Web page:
As the literature clearly shows, supporting the development of reflective awareness skills is undoubtedly an important element in learning processes. In psychology, multiple theoretical approaches and research work have delved into the study of what is termed implicit knowledge. In particular, the relationship between human activity (in terms of actions, thoughts, beliefs, motivation, and reasoning) and different levels of awareness is a relevant subject of analysis that we consider as the core of this paper. In order to deepen our understanding of the concepts of awareness and reflexive activity, we refer to Pierre Vermersch’s psycho-phenomenological approach and Piaget’s theory of cognitive awareness. In this paper, we aim to show the use of the reflective approach centered on the elicitation of specific lived experiences. The objective is to promote in students a process of awareness of their activity and their role within the university context. Two students case studies from the University of Salerno took part in the research. The method used was based on narrative interviews that makes use of some techniques and principles of elicitation interviews, a conversational approach that supports the participant in focusing and describing a specific experience. The interviewer guides subjects, without induction, through the transition from the implicit of lived experience (particularly action) to the explicit of reflected awareness of that action. The data collected show how reflective activity by means of guided evocations of lived experiences helped participants become aware of how some distortions and irrational thoughts (related to the self and context) negatively affected them during the activities. The reflective work fostered by the elicitation of experiences often allows for enhanced selfawareness; the subject takes ownership of the action, analyzes it, and understands the difficulties.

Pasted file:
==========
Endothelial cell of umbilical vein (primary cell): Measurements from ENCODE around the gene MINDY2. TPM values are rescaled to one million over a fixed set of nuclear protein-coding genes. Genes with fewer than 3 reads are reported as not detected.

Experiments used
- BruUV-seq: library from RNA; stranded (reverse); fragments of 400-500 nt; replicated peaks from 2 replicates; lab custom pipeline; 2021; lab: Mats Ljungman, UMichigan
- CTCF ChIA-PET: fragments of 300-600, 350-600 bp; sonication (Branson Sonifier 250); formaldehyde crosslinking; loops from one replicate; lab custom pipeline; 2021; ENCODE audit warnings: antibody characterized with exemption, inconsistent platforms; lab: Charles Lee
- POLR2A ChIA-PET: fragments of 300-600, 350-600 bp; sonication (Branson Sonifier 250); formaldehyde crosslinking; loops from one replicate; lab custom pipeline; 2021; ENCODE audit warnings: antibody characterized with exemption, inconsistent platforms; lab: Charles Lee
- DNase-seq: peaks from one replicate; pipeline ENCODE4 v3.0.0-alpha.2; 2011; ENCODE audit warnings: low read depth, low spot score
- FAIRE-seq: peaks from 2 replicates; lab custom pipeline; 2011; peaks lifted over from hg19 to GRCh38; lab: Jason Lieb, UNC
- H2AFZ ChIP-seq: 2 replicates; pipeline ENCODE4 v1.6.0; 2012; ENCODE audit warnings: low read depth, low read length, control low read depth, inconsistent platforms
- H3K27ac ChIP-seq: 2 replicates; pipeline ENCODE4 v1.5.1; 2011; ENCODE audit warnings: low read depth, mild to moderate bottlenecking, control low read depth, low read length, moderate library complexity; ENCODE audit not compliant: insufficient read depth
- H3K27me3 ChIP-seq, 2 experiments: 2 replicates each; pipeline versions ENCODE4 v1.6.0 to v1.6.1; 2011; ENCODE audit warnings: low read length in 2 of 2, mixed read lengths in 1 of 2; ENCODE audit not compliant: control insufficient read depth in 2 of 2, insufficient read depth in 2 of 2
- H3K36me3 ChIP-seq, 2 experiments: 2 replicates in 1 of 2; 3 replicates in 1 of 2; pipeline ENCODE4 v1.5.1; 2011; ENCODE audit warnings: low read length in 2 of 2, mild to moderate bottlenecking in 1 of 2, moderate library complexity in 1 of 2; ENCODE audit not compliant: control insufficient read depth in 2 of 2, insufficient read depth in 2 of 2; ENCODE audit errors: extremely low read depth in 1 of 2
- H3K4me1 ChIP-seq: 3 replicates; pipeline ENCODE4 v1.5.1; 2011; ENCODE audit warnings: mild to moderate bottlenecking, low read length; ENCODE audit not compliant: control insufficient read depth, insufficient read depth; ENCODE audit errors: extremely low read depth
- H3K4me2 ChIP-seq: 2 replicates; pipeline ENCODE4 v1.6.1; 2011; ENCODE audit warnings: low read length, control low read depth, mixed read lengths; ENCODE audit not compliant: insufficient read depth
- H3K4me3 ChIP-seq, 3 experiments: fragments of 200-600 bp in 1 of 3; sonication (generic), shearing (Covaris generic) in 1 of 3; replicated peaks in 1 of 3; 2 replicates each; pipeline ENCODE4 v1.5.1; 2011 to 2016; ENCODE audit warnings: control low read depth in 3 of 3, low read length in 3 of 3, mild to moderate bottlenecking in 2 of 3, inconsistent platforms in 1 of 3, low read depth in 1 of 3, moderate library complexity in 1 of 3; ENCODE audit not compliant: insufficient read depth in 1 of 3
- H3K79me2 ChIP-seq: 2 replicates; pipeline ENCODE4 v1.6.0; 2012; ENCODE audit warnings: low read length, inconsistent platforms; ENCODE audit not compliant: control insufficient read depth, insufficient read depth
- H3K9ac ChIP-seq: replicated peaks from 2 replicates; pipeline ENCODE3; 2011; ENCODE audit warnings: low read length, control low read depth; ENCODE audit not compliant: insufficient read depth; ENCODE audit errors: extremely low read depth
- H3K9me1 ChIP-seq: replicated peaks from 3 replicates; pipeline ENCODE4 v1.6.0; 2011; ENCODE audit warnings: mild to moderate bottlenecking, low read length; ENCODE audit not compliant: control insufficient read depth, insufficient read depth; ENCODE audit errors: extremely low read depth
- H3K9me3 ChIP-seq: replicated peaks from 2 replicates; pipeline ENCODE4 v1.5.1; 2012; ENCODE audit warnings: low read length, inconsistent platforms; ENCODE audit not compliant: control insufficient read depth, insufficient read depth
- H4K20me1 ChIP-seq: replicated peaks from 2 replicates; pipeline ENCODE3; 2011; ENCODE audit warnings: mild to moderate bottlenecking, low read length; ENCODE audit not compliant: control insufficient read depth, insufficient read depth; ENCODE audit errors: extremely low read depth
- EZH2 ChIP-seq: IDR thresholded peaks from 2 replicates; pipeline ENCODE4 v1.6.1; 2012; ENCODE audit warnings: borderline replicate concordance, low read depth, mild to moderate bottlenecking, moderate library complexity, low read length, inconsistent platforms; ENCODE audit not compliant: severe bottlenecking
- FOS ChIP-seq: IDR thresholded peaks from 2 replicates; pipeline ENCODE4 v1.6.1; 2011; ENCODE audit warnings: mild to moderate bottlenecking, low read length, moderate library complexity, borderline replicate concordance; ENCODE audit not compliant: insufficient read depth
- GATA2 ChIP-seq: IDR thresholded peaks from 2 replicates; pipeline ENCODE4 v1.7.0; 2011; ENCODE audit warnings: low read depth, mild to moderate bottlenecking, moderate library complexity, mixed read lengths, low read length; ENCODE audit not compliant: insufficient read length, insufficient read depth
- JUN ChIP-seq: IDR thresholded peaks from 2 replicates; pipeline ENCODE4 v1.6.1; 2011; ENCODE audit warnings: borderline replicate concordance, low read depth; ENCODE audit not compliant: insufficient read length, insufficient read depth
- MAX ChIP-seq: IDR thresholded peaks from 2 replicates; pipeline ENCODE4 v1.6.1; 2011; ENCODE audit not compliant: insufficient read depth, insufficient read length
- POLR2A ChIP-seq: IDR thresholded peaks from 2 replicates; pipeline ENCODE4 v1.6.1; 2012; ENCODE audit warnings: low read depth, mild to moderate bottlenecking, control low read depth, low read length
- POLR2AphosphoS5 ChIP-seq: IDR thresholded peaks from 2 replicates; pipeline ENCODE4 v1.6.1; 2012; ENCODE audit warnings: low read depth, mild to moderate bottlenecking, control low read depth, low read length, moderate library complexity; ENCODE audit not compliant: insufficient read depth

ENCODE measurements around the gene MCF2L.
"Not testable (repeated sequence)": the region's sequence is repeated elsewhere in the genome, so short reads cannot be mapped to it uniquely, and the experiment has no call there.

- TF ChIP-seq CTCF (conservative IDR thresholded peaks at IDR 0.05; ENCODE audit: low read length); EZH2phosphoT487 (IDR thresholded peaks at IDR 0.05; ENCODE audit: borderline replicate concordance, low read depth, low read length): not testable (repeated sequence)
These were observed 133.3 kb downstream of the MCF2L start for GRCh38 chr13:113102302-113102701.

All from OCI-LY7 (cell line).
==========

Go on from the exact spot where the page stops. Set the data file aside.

Mollo, Monica;Iannaccone, Antonio;Savarese, Giulia
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